A solar eclipse is a rare and stunning phenomenon, and can be very exciting to witness. As a photographer, you may be keen to capture it for yourself – especially if you can do so alongside a dramatic landscape or as part of your wider portfolio.
However, there are lots of difficulties involved with photographing anything to do with the sun. You don’t want to damage either your eyes or your equipment, and what’s more, the eclipse only lasts for a short time. If you miss it because you were not properly prepared, you will end up really kicking yourself.
Here are some tips that will help you to capture the event when it happens, so that you have a lasting memento of the moment.
Solar Eclipses 101
First of all, let’s take a look at what solar eclipses are and what to expect. You may witness either a full or a partial eclipse, where the moon moves in between the earth and the sun. This blocks the sun’s rays, either fully or to a smaller extent, and casts a shadow over the earth because the sun’s light is not getting through.
There must be a new moon at exactly the right moment when it aligns with both the sun and the earth, which is why it doesn’t happen often. Then, according to the arrangement of the three objects in space and how close they are to one another, you might see only a partial eclipse. This makes a total eclipse a very special event indeed.
Add to this the fact that you also have to be in exactly the right place to see the total eclipse. You need a clear sky without too many clouds, and you need to be within the centre area of the moon’s shadow to see it properly.
When you do manage to meet all of these requirements, you will see a ring of fire around the moon – this is called a corona, as light blazes out from behind a dark circle. This is different from an annular eclipse, in which the moon does not cover the whole sun and so there is a wider ring of light around the moon, and a partial eclipse, in which you will see a crescent on one side.
→ Related reading: Practical Guide to Photographing the Moon
Choose your location
Now, let’s set up your shot. You need to be in the right location, but the great news is that NASA and other scientific agencies will put out maps explaining where the total eclipse will be visible from. You can follow the track of the moon across the sky so that you can see where it will line up on the ground, giving you a range of locations to choose from.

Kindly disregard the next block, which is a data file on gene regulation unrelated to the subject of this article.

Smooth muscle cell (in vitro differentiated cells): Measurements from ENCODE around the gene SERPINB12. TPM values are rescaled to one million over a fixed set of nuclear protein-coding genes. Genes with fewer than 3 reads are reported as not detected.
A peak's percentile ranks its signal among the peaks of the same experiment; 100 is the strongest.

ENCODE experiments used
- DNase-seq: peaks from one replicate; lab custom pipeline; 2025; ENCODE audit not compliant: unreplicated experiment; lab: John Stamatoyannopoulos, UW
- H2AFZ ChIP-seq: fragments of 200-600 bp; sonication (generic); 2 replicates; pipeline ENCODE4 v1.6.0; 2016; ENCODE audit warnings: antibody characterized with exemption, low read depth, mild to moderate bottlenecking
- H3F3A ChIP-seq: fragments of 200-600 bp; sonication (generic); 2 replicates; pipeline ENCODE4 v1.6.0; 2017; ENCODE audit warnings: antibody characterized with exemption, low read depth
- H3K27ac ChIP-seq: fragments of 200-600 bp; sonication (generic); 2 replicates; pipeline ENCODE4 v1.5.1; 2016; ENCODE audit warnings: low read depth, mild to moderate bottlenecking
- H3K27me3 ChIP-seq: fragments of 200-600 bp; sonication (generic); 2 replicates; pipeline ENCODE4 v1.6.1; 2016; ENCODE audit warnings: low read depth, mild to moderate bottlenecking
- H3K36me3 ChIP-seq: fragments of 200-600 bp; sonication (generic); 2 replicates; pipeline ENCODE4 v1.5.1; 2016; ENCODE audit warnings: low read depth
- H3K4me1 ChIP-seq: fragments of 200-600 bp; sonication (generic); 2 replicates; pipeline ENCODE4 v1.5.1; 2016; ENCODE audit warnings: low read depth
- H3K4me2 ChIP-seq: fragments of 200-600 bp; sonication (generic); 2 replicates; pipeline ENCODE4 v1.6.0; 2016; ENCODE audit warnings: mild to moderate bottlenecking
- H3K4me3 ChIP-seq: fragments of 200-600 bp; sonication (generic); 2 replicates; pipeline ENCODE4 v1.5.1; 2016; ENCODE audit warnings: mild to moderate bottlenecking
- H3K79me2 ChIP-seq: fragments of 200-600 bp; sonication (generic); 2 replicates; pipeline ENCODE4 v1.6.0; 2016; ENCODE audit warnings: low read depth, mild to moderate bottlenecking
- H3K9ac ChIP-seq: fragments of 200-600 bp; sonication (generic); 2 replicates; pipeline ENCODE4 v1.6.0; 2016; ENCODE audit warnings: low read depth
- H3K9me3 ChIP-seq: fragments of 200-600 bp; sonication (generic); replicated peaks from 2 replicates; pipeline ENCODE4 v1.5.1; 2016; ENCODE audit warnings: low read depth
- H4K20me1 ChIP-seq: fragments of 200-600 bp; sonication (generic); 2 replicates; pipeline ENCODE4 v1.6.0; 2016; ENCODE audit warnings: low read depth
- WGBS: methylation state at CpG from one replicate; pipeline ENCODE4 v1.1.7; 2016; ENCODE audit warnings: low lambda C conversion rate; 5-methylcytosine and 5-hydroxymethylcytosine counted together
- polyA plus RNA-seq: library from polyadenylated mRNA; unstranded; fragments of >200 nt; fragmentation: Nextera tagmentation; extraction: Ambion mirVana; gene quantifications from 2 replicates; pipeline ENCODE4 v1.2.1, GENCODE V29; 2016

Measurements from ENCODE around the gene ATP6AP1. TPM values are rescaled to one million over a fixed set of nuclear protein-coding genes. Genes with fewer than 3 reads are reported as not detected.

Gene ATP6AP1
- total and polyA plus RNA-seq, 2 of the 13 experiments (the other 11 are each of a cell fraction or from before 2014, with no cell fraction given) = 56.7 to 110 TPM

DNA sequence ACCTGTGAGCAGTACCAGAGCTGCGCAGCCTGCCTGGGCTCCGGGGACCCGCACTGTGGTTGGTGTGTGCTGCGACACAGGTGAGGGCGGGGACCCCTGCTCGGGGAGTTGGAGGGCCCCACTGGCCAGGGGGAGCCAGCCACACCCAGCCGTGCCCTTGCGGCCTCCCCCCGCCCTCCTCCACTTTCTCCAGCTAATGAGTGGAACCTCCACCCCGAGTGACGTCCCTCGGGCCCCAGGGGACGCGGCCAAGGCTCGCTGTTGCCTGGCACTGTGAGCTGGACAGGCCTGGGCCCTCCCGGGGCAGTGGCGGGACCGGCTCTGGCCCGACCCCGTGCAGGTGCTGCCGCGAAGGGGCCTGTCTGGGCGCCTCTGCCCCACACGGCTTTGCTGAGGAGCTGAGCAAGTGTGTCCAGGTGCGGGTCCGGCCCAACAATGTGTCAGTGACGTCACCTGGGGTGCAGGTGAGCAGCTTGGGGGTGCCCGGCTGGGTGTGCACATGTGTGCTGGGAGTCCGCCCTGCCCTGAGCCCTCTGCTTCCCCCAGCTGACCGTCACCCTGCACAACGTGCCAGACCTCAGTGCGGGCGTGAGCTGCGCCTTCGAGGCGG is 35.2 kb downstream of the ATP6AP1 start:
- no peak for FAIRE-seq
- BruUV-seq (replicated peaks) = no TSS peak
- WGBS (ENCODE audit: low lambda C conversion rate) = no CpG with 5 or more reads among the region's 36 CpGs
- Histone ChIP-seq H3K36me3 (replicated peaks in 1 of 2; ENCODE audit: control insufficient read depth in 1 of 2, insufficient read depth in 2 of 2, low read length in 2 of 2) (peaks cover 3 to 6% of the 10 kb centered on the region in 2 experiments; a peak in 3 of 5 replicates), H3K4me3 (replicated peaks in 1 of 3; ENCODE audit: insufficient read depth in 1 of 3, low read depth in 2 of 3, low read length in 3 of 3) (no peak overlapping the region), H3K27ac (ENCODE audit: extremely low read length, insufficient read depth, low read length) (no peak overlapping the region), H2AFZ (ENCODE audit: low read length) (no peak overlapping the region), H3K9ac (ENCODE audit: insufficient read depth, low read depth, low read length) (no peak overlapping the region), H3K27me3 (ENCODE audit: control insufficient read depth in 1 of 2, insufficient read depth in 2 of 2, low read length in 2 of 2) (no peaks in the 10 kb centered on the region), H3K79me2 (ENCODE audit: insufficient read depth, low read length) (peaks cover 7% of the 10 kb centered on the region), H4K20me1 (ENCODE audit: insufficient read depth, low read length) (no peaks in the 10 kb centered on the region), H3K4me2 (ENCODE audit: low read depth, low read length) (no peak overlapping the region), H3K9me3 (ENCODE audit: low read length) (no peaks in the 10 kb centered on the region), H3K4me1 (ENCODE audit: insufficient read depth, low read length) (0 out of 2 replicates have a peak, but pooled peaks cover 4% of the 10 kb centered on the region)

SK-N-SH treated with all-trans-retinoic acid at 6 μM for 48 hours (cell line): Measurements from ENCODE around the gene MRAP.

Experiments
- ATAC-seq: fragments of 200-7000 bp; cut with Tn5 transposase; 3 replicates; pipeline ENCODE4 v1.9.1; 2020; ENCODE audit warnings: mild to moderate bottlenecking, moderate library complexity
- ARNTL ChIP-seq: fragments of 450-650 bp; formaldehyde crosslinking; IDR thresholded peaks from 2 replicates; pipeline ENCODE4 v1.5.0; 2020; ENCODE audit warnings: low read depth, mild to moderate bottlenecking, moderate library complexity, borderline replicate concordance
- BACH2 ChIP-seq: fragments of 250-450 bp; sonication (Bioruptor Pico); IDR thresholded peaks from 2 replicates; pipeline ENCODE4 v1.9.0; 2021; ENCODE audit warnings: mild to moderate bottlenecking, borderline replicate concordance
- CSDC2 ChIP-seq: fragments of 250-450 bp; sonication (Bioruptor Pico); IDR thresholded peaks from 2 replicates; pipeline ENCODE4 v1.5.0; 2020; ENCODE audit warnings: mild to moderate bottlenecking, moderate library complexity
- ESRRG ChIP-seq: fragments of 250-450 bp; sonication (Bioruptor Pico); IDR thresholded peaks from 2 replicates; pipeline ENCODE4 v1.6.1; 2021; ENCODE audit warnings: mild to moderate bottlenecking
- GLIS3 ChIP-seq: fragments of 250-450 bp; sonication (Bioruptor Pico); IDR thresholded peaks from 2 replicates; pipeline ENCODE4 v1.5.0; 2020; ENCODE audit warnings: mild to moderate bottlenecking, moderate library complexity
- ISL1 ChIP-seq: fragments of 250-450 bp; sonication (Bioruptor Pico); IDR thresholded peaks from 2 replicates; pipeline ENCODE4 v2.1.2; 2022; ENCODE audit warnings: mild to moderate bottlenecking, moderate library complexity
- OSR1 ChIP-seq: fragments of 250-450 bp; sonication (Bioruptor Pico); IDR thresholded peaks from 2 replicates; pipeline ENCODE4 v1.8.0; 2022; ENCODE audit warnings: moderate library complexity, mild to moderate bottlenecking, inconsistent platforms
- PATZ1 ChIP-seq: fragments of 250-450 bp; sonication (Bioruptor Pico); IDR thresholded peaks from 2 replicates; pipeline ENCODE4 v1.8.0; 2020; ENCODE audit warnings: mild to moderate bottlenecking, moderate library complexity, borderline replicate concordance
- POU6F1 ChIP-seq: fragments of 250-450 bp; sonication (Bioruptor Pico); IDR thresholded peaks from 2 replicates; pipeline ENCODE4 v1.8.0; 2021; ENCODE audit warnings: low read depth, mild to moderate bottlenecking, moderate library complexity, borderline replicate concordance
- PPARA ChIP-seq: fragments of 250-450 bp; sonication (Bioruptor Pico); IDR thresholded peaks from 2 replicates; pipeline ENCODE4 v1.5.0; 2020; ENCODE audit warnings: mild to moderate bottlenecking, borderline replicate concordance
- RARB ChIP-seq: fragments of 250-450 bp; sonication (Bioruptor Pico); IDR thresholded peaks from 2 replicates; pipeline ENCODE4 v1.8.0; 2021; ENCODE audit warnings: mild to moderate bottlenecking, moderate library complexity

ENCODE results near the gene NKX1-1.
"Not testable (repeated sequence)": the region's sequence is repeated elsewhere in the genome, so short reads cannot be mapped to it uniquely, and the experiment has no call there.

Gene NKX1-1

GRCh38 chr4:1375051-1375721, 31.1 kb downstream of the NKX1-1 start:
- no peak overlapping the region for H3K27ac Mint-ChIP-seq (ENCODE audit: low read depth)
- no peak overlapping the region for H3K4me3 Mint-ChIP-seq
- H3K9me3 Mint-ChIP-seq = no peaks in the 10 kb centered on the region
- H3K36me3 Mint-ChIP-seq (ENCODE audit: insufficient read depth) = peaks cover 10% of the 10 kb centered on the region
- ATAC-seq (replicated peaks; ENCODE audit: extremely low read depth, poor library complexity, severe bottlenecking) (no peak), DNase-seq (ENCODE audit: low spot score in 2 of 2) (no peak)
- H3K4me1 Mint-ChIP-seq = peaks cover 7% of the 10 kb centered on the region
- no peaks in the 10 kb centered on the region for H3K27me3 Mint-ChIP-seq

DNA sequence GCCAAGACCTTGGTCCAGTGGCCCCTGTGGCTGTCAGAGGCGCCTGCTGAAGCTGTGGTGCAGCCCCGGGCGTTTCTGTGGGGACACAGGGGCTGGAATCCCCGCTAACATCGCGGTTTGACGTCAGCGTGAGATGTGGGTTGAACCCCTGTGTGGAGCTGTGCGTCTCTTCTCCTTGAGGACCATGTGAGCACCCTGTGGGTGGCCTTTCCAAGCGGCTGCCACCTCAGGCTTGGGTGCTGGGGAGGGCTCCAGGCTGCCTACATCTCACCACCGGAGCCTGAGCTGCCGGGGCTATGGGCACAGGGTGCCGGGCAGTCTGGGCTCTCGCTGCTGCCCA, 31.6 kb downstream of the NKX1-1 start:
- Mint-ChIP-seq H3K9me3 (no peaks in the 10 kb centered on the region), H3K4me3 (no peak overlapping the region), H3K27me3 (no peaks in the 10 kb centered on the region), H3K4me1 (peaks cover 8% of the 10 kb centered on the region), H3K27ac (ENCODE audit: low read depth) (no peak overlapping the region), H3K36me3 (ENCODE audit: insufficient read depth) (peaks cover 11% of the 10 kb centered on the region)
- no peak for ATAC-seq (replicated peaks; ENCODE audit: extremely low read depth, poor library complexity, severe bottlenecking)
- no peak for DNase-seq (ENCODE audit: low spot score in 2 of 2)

Within this range, you will want to choose a location with the right surroundings and atmosphere. It’s a good idea to scout locations the day before if you can, taking some shots of the landscape with normal lighting, so that you can imagine how it would look with the dark circle in the sky.
Make back-up plans just in case. If you look at the weather forecast on the day and discover it will be overcast and raining in the place you had originally planned, it would be a better idea to drive further out to a place where the sky will be clear.
Think about how you will frame the sun in the sky, and how it will look against the landscape. It’s likely to take up only a small portion of your frame if you include your surroundings, so you want to make sure it has a good impact through composition.
Make sure to remain safe when viewing or photographing any kind of eclipse. As we all know, looking directly at the sun can cause permanent damage to your eyes, which can be even worse when you adjust to darkness only to have it burst out from behind the moon again.
If you’re using a telephoto lens, looking directly at the sun can be more dangerous again, because everything is magnified. Eclipse glasses are recommended for watching the eclipse with your own eyes, and these are pretty cheap to buy, so you shouldn’t have any excuse for not protecting your sight. Bear in mind that regular sunglasses are not strong enough to protect you.
Solar telescopes and solar binoculars are also available if you want to up your game a bit. These are great if you think you may pursue more eclipses in the future. You could even add a solar filter to an existing telescope.